One of the most famous stories about Jesus is about him and his disciples watching people come to the Temple to give money. The rich people are tossing in lots, and then a poor widow comes and gives “two mites,” which are, as Jesus notes, “all she had to live on.”
Preachers often interpret the story of the widow’s mite, as this scene is called, as one about the generosity of the poor widow who gives proportionately more to the Temple than the wealthy — they give a lot out of their wealth, but she gives all she has. That interpretation has made for countless poignant sermons, but every sermon I’ve ever heard on it misses the point. Jesus is not just praising the widow’s financial generosity; he’s damning the financial corruption of the religious system.
By the time this story happens in the gospels of Mark and Luke, Jesus has already established his views on the corrupt nature of the religious system in Jerusalem. Just a few moments before, he scolded religious leaders for devouring widows’ houses in order to maintain their social status. Now he watches a widow get devoured — she is giving everything to a religious institution that he has already shown is not worthy of her. (A few moments later, he tells his disciples that the temple is going to be torn apart.)
Instead of compelling the poor to give to our ministries, perhaps we should compel our ministries to live lean.
The widow’s heart is in the right place, but Jesus is not just trying to highlight her heart. He’s telling his disciples that what they’re watching is tragic. The widow is being obedient to an unjust system that deserves to be destroyed.
This is not a heartwarming story of a generous giver; this is a heartbreaking story of exploitation.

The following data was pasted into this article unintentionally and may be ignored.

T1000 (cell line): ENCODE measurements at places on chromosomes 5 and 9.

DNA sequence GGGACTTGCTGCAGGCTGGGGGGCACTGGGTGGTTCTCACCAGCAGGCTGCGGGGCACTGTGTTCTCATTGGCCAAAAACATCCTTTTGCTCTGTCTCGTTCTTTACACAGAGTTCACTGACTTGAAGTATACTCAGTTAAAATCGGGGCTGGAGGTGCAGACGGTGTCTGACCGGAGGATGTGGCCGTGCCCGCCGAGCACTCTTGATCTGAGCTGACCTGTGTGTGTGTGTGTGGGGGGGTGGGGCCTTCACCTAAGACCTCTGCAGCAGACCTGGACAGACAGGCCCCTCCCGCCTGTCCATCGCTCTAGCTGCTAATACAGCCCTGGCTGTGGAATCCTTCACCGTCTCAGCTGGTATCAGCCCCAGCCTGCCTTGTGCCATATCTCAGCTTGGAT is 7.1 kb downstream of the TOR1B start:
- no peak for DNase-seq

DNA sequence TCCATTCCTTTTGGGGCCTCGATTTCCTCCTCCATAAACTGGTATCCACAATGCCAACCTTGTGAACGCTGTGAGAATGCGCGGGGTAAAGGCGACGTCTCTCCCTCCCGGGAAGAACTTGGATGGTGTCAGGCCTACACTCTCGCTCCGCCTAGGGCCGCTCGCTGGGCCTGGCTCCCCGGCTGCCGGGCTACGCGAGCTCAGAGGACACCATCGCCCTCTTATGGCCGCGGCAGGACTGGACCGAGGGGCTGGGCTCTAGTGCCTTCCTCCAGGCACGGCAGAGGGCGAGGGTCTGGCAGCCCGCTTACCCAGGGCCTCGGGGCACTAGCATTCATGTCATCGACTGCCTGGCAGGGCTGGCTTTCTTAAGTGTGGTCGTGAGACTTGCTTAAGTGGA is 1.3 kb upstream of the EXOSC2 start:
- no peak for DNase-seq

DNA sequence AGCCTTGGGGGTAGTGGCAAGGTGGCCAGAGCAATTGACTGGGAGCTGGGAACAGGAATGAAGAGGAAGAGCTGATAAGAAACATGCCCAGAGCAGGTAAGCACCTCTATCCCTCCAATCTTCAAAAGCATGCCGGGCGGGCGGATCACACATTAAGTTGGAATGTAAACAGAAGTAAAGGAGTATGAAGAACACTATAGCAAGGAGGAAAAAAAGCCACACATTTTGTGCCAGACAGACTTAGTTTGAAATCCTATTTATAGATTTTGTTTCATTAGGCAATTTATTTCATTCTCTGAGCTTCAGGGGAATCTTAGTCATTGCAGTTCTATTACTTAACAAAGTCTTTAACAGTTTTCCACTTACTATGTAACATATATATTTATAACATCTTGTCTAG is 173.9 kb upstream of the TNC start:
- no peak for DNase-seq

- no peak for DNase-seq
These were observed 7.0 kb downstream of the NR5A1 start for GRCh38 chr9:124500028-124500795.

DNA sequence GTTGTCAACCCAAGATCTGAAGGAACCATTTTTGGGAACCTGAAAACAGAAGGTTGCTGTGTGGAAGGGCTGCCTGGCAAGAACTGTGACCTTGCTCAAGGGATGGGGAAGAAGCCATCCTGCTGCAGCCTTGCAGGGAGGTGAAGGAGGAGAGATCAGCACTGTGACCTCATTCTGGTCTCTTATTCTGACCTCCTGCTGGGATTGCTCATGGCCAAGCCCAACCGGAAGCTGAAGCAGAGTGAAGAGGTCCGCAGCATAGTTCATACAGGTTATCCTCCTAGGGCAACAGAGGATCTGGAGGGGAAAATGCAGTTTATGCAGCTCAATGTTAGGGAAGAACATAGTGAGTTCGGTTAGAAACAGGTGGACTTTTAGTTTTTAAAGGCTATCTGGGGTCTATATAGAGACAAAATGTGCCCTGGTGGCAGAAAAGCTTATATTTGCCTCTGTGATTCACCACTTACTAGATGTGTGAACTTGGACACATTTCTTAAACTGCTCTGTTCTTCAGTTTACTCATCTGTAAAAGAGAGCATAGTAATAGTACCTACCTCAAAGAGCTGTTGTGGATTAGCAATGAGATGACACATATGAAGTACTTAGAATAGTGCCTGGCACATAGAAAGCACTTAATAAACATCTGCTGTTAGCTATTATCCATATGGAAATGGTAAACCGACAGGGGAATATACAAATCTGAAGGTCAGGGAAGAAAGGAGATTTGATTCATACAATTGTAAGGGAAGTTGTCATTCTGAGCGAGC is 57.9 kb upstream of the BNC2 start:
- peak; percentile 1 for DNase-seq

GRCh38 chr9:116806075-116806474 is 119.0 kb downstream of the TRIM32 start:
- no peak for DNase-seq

Most of us understand innately that it is insulting to praise a poor person for giving generously to a wealthy institution at the cost of personal injury. Last April in Atlanta, it was reported that Archbishop Wilton Gregory built a $2.2M mansion with money donated by members of the parish to support the ministries of the church. We hear that news, and we automatically feel that a wrong has been committed. We don’t praise the people who gave to support the exorbitant mansion; we critique the leaders who misused the gifts. We know that the poor should not be compelled to sacrifice their livelihood to maintain a corrupt system, particularly a corrupt religious system.
But it’s hard for people who run churches to read the story of the widow’s mite rightly. Most of us feel stressed about money. We have budgets to meet, salaries to pay, ministries to fund, denominations to support, and service to do. That all requires money. Money requires funders. We need people to generously donate to our churches; we need people to feel compelled to give. Thus we close our eyes to our institutional problems and focus on the individual giver in hopes that we will continue to have a livelihood.
But what if church leaders read the story of the widow’s mite as a critique of our approach to religious funding?
Instead of focusing on the widow, focus on the whole scene Jesus and his disciples were looking at. They were not just watching one widow, but a whole garish Temple lined with donation stations. That image is disgusting to us, and that’s a good thing. We are disgusted by the largesse of our facilities. We are disgusted that when we visit the elderly in our congregations and see their humble lifestyle, we then have to turn around and ask for money. We are disgusted that we make our wage on the backs of the poor. We are disgusted that we are better paid than most of the people we serve.
Pastors of all people should understand Jesus’ frustration with the religious system, because we share in it daily.
All this disgust has the power to link up to a revised interpretation of the widow’s mite and help us begin to correct the way our congregations approach money. Instead of focusing on the individual giver, perhaps we should focus on simplifying our institutions. Instead of compelling the poor to give to our ministries, perhaps we should compel our ministries to live lean.
There is, after all, something wonderful about giving generously to a noble cause, so church leaders should work on making congregations a cause worthy of people’s generosity. That seems like a much more valuable lesson from the poor widow.
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